AMY GOODMAN: Do you condemn the DNC’s decision not to allow a climate-only debate?
SEN. JEFF MERKLEY: So, there is a — they haven’t completely decided yet. They’re going to have another vote. I’m encouraging them, absolutely hold a climate debate. This is going to be — because, first, it is the issue threatening our planet. Can human civilization cope with how fast we’re changing the planet and destroying the ecosystems?
And by the way, this is not an urban issue or a rural issue; this is an everyone issue. The biggest effects right away in terms of Americans, it is farming, it is fishing, it is forestry — foundation pillars for the rural economy, which was why we need to engage with rural America. They’re feeling the impact, but they’re listening to Fox News say there’s nothing going on. We have to get the truth and the partnership with rural America.
AMY GOODMAN: Senator Merkley, you were the first Democratic senator to endorse Bernie Sanders in 2016. Will you be endorsing him again?
SEN. JEFF MERKLEY: I’m going to wait quite a while on the endorsement front. I really applaud so many people getting into this race and bringing so many ideas to bear. I think it’s a very healthy discussion. It’s going to sort itself out to a much smaller field here shortly. But I love many of these individuals who are running and bringing their ideas and thoughts to bear.
AMY GOODMAN: You called for President Trump’s resignation in 2017 over the number of women who had said he sexually assaulted them. Are you continuing to call for that, and do you support his impeachment?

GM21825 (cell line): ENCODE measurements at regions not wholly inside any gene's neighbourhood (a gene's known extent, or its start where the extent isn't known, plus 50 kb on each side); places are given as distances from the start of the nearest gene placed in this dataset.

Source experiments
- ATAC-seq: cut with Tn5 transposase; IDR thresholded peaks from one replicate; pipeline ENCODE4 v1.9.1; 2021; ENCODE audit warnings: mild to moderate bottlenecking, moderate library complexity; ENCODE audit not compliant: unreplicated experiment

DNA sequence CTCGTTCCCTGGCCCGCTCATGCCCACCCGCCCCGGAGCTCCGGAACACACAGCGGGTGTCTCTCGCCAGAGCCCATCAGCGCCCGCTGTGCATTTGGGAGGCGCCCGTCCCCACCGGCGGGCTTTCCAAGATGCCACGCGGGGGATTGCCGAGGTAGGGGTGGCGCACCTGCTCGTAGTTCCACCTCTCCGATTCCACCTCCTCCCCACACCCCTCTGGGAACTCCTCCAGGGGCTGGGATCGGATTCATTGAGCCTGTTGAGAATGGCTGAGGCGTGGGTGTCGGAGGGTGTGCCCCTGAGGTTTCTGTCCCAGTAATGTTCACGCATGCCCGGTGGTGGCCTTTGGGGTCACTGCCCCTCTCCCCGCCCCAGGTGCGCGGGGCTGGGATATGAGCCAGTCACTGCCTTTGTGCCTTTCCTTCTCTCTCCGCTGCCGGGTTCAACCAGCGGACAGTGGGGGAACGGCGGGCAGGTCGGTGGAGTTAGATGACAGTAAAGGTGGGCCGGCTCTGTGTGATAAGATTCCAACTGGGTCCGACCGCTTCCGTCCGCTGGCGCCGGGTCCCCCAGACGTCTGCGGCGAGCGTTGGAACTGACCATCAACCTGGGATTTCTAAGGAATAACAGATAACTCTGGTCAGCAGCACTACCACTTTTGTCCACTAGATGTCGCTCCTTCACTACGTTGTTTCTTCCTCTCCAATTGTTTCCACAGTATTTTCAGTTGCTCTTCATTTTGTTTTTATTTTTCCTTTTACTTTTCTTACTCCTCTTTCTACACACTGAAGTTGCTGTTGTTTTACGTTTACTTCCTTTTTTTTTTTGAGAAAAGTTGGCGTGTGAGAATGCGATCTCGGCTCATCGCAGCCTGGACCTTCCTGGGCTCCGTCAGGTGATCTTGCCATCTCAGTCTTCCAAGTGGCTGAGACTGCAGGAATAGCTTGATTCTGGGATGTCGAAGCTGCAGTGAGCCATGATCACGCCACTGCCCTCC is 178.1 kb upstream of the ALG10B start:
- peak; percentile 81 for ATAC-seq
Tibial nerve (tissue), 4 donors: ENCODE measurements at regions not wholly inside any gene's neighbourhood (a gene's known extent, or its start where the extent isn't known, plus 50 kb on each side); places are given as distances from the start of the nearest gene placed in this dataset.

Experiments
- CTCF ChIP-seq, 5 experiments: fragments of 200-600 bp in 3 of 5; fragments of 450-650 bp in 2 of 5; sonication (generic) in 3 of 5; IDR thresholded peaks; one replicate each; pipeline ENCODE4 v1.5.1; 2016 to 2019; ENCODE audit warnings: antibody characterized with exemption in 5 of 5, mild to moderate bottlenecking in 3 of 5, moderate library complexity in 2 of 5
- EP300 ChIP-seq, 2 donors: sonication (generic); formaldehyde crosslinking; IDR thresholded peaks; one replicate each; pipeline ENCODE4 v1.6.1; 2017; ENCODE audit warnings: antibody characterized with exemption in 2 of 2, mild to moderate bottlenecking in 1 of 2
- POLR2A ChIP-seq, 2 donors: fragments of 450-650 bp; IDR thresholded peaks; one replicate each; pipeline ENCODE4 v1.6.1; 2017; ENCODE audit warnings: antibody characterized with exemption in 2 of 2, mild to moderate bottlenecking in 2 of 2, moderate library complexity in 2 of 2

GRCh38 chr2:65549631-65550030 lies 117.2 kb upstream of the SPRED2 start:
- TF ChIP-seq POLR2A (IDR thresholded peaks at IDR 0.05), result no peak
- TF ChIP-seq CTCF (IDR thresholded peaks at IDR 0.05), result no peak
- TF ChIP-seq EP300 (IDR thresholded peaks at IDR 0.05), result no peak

SEN. JEFF MERKLEY: I do support his impeachment. So, before, if you had asked me before the Mueller report, I would have said it depends on what the Mueller report says. What does the Mueller report say? I went to the floor and laid out the four cases of obstruction of justice, in which the president — and there are three things that have to happen: You have to have an obstructive act; you have to have a nexus to a court proceeding, a connection to a court proceeding; and you have to have intent. And he lays out in his report, here is the issue, here is the evidence, here is the connection, here is the intent, and says strong evidence in four cases on all three points.
So, my first political act was when vice president to Nixon, Spiro Agnew, was convicted of bribery. And his penalty of taking $100,000 in bribes? $10,000. I’m like, “Oh, this is justice for the powerful in American: You keep 90% of your ill-gotten proceeds. What happened to equal justice under law, those four words carved into the facade of the Supreme Court above the front doors?” And so I wrote a letter to the local newspaper. I was a junior in high school. They published it. And I think about this all the time.
This president has substantial evidence of major felony crime, and no one will hold him accountable except the House of Representatives. If the House of Representatives turns away, then they are participating in the destruction of the principle of equal justice under law. They have to act.
AMY GOODMAN: Senator Jeff Merkley, I want to thank you very much for being with us, Democratic senator from Oregon and new author. His first book is just out. It’s titled America Is Better Than This: Trump’s War Against Migrant Families.
When we come back, the Amazon. There’s a meme going around right now. It’s gone viral online. It says, “The wrong Amazon is burning. The wrong ice is melting.” Stay with us.